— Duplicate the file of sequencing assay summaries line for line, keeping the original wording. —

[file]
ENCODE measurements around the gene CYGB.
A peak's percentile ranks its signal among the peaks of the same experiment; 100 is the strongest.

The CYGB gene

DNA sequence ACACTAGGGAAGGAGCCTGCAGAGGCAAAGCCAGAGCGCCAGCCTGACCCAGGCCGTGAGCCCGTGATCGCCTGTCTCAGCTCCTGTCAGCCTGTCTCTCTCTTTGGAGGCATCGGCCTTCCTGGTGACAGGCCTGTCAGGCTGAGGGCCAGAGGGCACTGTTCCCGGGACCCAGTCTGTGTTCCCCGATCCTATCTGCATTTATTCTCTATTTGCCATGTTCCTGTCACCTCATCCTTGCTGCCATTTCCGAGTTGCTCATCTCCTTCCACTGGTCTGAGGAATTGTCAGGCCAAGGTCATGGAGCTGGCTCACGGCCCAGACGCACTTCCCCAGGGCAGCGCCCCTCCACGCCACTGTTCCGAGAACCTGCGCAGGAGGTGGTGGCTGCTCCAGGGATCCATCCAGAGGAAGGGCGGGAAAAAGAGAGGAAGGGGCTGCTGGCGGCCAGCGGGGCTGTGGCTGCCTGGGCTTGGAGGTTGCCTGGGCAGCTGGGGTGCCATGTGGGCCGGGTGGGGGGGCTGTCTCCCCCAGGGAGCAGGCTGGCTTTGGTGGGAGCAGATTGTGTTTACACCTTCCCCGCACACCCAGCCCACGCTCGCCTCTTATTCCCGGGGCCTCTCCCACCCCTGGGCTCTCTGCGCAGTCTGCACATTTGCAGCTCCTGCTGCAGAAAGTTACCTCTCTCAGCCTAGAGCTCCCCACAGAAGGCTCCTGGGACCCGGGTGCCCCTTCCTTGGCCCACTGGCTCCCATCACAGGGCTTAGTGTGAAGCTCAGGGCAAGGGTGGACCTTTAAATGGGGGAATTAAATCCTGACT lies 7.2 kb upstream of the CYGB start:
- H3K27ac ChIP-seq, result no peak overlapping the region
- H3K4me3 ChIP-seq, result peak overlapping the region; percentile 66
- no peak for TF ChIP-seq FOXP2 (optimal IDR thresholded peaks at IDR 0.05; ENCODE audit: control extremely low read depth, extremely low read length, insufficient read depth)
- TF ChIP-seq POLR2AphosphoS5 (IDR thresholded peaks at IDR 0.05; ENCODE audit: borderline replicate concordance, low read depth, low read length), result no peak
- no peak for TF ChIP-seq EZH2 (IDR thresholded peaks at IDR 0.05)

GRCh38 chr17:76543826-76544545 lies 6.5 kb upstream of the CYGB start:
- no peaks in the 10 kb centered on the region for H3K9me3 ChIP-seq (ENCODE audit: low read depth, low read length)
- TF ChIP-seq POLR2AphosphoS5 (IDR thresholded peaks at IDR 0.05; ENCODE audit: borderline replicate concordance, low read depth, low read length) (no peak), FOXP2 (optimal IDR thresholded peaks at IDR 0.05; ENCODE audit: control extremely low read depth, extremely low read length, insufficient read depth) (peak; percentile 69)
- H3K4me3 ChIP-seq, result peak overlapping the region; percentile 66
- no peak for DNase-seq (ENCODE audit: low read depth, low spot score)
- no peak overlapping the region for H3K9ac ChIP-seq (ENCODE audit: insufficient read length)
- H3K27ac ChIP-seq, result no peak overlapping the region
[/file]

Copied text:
ENCODE measurements around the gene CYGB.
A peak's percentile ranks its signal among the peaks of the same experiment; 100 is the strongest.

The CYGB gene

DNA sequence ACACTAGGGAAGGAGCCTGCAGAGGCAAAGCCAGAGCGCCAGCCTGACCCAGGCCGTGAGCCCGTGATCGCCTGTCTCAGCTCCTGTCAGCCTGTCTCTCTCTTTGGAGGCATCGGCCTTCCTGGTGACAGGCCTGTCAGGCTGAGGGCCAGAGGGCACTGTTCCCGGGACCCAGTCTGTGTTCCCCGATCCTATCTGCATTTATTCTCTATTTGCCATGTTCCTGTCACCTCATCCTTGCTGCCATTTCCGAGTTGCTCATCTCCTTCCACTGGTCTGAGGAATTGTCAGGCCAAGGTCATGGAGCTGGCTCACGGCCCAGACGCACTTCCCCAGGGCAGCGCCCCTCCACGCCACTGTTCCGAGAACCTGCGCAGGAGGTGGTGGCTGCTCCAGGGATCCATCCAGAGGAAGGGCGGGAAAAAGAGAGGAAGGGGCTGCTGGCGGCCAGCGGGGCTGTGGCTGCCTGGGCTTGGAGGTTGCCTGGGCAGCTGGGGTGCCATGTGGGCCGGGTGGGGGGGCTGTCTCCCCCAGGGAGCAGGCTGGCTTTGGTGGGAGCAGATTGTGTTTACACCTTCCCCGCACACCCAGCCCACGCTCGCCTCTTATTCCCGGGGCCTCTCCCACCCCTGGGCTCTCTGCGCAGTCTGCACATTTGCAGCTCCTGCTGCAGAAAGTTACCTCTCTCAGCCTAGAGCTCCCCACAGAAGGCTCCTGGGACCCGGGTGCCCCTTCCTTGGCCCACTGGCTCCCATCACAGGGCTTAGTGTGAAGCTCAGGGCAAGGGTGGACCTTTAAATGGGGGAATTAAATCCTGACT lies 7.2 kb upstream of the CYGB start:
- H3K27ac ChIP-seq, result no peak overlapping the region
- H3K4me3 ChIP-seq, result peak overlapping the region; percentile 66
- no peak for TF ChIP-seq FOXP2 (optimal IDR thresholded peaks at IDR 0.05; ENCODE audit: control extremely low read depth, extremely low read length, insufficient read depth)
- TF ChIP-seq POLR2AphosphoS5 (IDR thresholded peaks at IDR 0.05; ENCODE audit: borderline replicate concordance, low read depth, low read length), result no peak
- no peak for TF ChIP-seq EZH2 (IDR thresholded peaks at IDR 0.05)

GRCh38 chr17:76543826-76544545 lies 6.5 kb upstream of the CYGB start:
- no peaks in the 10 kb centered on the region for H3K9me3 ChIP-seq (ENCODE audit: low read depth, low read length)
- TF ChIP-seq POLR2AphosphoS5 (IDR thresholded peaks at IDR 0.05; ENCODE audit: borderline replicate concordance, low read depth, low read length) (no peak), FOXP2 (optimal IDR thresholded peaks at IDR 0.05; ENCODE audit: control extremely low read depth, extremely low read length, insufficient read depth) (peak; percentile 69)
- H3K4me3 ChIP-seq, result peak overlapping the region; percentile 66
- no peak for DNase-seq (ENCODE audit: low read depth, low spot score)
- no peak overlapping the region for H3K9ac ChIP-seq (ENCODE audit: insufficient read length)
- H3K27ac ChIP-seq, result no peak overlapping the region